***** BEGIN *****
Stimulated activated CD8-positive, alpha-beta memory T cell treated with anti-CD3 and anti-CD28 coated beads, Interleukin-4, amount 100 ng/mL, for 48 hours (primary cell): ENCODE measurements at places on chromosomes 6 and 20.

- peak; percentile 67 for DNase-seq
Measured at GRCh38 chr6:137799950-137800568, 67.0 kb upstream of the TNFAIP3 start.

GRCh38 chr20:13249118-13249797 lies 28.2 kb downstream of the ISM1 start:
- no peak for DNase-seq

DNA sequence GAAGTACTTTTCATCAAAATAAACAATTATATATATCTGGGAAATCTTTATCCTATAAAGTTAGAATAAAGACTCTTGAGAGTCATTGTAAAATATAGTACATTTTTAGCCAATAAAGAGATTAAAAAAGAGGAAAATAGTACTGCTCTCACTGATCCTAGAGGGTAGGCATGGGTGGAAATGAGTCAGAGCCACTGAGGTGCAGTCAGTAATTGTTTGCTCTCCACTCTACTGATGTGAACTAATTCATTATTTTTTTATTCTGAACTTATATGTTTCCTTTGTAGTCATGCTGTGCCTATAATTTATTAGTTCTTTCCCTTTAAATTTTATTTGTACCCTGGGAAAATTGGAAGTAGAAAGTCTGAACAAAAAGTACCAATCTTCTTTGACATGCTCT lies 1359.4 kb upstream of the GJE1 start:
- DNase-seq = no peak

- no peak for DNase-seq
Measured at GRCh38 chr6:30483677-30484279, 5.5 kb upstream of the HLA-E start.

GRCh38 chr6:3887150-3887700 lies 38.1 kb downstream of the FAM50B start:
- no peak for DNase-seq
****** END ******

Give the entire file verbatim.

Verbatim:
Stimulated activated CD8-positive, alpha-beta memory T cell treated with anti-CD3 and anti-CD28 coated beads, Interleukin-4, amount 100 ng/mL, for 48 hours (primary cell): ENCODE measurements at places on chromosomes 6 and 20.

- peak; percentile 67 for DNase-seq
Measured at GRCh38 chr6:137799950-137800568, 67.0 kb upstream of the TNFAIP3 start.

GRCh38 chr20:13249118-13249797 lies 28.2 kb downstream of the ISM1 start:
- no peak for DNase-seq

DNA sequence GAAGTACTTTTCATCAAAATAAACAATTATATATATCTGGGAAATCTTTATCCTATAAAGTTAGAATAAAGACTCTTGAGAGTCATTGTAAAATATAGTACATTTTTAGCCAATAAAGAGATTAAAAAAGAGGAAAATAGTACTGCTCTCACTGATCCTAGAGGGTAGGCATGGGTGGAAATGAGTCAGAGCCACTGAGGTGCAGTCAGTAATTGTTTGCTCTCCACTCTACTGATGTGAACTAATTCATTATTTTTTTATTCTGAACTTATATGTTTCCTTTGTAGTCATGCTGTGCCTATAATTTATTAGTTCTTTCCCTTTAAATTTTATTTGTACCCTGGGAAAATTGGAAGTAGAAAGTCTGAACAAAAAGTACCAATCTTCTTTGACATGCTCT lies 1359.4 kb upstream of the GJE1 start:
- DNase-seq = no peak

- no peak for DNase-seq
Measured at GRCh38 chr6:30483677-30484279, 5.5 kb upstream of the HLA-E start.

GRCh38 chr6:3887150-3887700 lies 38.1 kb downstream of the FAM50B start:
- no peak for DNase-seq